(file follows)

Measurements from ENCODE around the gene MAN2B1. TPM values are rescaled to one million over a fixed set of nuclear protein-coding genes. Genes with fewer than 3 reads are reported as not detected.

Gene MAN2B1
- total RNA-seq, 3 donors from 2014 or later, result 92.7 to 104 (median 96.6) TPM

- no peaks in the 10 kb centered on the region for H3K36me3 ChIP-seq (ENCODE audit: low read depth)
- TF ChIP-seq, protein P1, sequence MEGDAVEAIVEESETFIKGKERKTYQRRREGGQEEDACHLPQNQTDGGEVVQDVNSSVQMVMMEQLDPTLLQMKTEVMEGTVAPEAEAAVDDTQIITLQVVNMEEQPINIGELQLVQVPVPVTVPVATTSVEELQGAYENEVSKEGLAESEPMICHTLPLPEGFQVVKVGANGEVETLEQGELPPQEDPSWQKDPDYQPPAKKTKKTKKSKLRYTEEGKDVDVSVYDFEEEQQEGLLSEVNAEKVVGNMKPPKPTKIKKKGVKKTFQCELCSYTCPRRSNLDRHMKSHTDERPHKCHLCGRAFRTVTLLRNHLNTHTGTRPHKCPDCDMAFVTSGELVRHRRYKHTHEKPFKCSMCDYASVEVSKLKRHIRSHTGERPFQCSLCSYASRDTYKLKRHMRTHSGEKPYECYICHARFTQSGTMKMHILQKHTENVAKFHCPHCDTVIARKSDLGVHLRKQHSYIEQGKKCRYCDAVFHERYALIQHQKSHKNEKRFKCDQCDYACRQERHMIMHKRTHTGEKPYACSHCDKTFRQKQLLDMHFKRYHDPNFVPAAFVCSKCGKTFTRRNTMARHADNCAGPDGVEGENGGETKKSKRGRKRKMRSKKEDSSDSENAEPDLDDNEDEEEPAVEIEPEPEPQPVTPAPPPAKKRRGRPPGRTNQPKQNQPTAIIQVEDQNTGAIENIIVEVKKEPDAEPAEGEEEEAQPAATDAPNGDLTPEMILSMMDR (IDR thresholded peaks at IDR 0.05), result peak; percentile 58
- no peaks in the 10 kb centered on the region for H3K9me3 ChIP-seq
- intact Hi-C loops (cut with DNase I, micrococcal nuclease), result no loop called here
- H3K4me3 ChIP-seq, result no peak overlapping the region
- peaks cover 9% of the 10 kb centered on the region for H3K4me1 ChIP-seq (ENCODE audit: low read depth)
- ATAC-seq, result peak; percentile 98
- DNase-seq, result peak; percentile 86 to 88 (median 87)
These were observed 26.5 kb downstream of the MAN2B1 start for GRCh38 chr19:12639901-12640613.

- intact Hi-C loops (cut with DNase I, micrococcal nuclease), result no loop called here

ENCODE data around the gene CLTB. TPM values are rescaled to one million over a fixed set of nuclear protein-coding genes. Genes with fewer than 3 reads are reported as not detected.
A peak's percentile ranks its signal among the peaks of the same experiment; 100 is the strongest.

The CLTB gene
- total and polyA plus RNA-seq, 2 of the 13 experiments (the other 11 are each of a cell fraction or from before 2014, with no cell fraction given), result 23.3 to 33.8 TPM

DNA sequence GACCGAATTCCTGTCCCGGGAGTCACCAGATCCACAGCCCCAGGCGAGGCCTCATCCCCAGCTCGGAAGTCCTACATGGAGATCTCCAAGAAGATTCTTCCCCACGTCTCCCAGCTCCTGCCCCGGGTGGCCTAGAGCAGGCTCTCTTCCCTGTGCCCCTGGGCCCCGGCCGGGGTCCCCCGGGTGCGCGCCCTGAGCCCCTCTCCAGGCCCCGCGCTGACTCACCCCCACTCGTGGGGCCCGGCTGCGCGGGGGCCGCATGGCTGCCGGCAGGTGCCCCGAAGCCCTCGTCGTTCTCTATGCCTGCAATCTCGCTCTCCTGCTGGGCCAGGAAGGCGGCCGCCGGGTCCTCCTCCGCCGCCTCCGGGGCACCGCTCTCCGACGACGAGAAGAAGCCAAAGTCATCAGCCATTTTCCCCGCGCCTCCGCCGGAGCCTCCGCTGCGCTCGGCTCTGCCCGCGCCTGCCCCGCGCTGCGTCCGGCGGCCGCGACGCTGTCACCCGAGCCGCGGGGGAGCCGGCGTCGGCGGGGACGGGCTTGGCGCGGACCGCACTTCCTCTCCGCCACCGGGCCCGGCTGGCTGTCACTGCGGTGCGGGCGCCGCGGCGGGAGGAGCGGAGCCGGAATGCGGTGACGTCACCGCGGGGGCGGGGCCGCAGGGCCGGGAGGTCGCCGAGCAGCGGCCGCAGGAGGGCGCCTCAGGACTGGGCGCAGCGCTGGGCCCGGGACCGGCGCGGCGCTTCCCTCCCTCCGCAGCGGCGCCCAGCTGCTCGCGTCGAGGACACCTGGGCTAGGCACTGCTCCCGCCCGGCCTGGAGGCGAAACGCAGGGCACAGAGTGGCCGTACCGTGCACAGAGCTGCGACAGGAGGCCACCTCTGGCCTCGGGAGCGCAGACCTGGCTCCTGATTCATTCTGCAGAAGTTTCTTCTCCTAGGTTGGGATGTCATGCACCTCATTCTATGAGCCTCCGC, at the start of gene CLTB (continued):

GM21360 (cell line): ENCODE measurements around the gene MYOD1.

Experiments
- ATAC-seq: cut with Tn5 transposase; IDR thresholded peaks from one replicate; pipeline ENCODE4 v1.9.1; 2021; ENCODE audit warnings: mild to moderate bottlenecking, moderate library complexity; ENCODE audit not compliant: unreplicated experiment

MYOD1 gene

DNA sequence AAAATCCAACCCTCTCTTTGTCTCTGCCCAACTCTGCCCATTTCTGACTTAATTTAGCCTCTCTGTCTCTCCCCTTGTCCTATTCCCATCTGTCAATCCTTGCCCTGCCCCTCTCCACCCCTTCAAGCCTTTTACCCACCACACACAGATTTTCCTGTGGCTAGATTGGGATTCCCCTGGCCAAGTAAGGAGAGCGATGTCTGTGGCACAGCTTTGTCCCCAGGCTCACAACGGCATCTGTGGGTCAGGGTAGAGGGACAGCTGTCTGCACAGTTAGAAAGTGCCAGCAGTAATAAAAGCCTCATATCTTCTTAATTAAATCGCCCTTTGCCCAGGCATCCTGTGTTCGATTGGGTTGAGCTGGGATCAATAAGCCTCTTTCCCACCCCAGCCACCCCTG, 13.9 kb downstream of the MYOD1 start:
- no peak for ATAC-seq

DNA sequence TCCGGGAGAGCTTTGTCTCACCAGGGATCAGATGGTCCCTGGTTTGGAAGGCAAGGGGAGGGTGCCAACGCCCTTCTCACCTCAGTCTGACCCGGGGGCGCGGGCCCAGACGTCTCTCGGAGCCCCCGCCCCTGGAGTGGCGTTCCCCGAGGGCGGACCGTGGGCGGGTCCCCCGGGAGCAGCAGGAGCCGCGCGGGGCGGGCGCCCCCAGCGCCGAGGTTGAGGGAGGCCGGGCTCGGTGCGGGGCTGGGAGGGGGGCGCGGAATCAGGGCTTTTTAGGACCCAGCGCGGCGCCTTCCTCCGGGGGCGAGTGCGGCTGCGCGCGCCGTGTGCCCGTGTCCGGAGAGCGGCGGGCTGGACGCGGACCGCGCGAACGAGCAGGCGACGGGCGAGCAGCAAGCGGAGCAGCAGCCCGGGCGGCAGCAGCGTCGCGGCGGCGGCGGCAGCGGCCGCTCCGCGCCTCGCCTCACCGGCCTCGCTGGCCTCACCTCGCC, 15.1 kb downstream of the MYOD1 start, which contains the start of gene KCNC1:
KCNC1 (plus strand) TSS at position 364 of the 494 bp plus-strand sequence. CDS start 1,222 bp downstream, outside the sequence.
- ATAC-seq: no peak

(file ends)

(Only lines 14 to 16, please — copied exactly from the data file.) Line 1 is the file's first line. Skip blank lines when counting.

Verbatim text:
ENCODE data around the gene CLTB. TPM values are rescaled to one million over a fixed set of nuclear protein-coding genes. Genes with fewer than 3 reads are reported as not detected.
A peak's percentile ranks its signal among the peaks of the same experiment; 100 is the strongest.

The CLTB gene